Ardnamurchan, Moidart, Morvern, Sunart and Ardgour form the area in and around the most westerly point of the British Mainland. It is a beautiful, remote and unspoilt place in the Scottish Highlands. The ideal place to relax and get away from it all.

    Jutting out into the Atlantic Ocean on the North West Coast of Scotland, it is a land of rugged mountains, stunning coastlines, beautiful lochs, historic castles, amazing night skies, ancient woodlands and heather moorland.

    Steeped in history and Celtic legends, it remains unspoilt to this day and once visited, it is a place that will be forever in your heart.

    If you have only just discovered us, welcome to the best kept secret in the British Isles, and we can't wait to share it with you. If you are returning to this wonderful unspoilt part of Scotland, then welcome back. Either way, please do follow our Coronavirus: Visitor Charter while you are here.

    welcome to

    West Highland Peninsulas
    Map of the Area

    Ardgour

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    As the main gateway to the West Highland Peninsulas, Ardgour is where the Ferry crosses the Corran Narrows to transport visitors our visitors to this beautiful, remote and unspoilt corner of the Scottish Highlands

    Ardnamurchan

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    Ardnamurchan is probably the most remote of the West Highland Peninsulas. It is home to the most westerly point on the British Mainland. Its southern edge runs along beautiful Loch Sunart and its northern edge features a dramatic coastline and wonderful beaches, such as the one at Sanna Bay.

    Moidart

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    The West Highland Peninsula of Moidart is a wild and beautiful place, designated as a National Scenic Area for its outstanding scenery and landscape, and steeped in history. Home to Castle Tioram, a 13th Century fortress and described by Winston Churchill as one of the most beautiful places he knew.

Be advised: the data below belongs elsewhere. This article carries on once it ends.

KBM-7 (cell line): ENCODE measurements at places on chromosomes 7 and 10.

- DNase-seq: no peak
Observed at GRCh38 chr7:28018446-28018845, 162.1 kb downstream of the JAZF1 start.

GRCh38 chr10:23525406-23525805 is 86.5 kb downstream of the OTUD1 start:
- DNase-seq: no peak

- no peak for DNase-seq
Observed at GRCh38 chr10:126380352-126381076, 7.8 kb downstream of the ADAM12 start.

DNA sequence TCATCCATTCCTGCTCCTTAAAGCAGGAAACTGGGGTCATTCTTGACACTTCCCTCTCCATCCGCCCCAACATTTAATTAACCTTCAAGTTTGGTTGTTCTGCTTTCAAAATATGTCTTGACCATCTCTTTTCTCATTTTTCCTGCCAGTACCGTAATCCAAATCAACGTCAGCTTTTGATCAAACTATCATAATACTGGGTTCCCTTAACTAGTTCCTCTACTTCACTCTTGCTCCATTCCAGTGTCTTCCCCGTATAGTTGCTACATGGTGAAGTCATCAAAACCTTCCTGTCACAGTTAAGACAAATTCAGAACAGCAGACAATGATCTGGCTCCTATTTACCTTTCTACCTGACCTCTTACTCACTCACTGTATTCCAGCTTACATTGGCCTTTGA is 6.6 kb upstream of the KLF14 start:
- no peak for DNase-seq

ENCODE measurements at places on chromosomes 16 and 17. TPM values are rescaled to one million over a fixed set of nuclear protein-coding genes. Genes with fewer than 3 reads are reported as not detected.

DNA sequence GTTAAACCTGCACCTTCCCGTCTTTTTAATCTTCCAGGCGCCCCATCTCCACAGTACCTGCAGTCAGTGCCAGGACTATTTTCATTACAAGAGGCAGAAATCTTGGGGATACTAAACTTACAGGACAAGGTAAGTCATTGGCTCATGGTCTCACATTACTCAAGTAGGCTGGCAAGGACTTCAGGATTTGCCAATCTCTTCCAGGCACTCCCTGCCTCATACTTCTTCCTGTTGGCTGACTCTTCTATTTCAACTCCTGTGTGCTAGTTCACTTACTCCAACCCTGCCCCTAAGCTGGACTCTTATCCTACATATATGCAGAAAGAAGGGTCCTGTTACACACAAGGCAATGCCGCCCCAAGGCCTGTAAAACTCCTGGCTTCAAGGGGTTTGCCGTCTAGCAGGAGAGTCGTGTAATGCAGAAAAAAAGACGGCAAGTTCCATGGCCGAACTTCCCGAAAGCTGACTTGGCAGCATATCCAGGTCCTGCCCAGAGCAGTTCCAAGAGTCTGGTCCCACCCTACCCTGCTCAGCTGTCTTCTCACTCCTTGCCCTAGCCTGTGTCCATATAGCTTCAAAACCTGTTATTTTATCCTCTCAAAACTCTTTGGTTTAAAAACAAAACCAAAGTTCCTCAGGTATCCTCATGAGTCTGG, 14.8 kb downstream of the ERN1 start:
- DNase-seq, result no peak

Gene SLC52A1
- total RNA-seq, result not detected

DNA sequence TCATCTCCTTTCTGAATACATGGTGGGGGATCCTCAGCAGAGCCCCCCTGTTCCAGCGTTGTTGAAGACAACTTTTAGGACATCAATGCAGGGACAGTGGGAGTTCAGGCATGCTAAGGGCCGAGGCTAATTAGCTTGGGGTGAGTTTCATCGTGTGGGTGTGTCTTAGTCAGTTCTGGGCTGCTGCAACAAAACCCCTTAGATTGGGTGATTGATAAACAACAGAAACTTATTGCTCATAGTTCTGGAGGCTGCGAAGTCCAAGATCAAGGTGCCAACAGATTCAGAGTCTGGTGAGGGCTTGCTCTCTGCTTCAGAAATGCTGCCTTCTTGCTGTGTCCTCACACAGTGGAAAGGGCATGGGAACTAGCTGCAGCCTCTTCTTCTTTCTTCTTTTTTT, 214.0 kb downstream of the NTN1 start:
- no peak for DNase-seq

Morvern

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    The West Highland Peninsula of Morvern is one of the few places in the UK that has hardly been touched by modern life and because of a lack of human intervention, it boasts a great diversity of animals, birds and flowers.

    Sunart

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    The West Highland Peninsula of Sunart is home to one of the best surviving remnants of the ancient Atlantic oak forest which once clothed most of the west coast of Scotland.

    Small Map of Scotland

    Coronavirus (COVID-19)

    Though we haven't been able to welcome visitors to our special wee corner of Scotland for the last few months, we have moved a step closer following the Statement given by the First Minister of Scotland, Nicola Sturgeon, in the Scottish Parliament on Wednesday 24 June. In it, she announced general and indicative dates for the easing of travel and business restrictions as Scotland moves through Phase 2 and into Phase 3 of its Coronavirus (COVID-19) Route Map. The key indicative dates from the announcement were:

    • On 3 July, the guidance advising people in Scotland to travel no more than 5 miles for leisure and recreation purposes will be lifted.
    • Self-contained holiday accommodation – for example holiday cottages and lodges, or caravans where there are no shared services - can open from 3 July.
    • Outdoor hospitality such as beer gardens will be permitted to re-open on Monday 6 July.
    • The tourism sector generally - and therefore all holiday accommodation - can re-open from 15 July.
    • Pubs and restaurants can open indoors from 15 July - but on a limited basis initially and subject to a number of conditions.

    In setting out these indicative dates, the First Minister stressed that while sustained progress has been made to suppress coronavirus, the dates remain contingent on Scotland continuing to make good progress on this. She also stressed that businesses and individuals must continue to comply with the two metres physical distance rule.

    This all means that our tourism business are now making plans to reopen in advance of us being able to welcome visitors back to the Peninsulas. However, to protect our community and our visitors, we must do this ‘at a safe distance’ and would ask visitors and tourism businesses alike, to follow our Coronavirus: Visitor Charter so that we can all play our part to protect one another and mitigate the risk of spreading the coronavirus.

    If you want to find out more about the COVID-19 Recovery Phases in Scotland and what they might mean for your visit to the Peninsulas, then VisitScotland has an excellent summary on their website. You can get the most up-to-date information on COVID-19 in Scotland at the Scottish Government website.

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